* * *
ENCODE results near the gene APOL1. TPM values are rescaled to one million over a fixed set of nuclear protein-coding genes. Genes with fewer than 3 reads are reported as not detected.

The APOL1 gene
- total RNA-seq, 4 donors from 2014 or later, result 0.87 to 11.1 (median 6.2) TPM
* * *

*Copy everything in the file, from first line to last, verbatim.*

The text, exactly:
ENCODE results near the gene APOL1. TPM values are rescaled to one million over a fixed set of nuclear protein-coding genes. Genes with fewer than 3 reads are reported as not detected.

The APOL1 gene
- total RNA-seq, 4 donors from 2014 or later, result 0.87 to 11.1 (median 6.2) TPM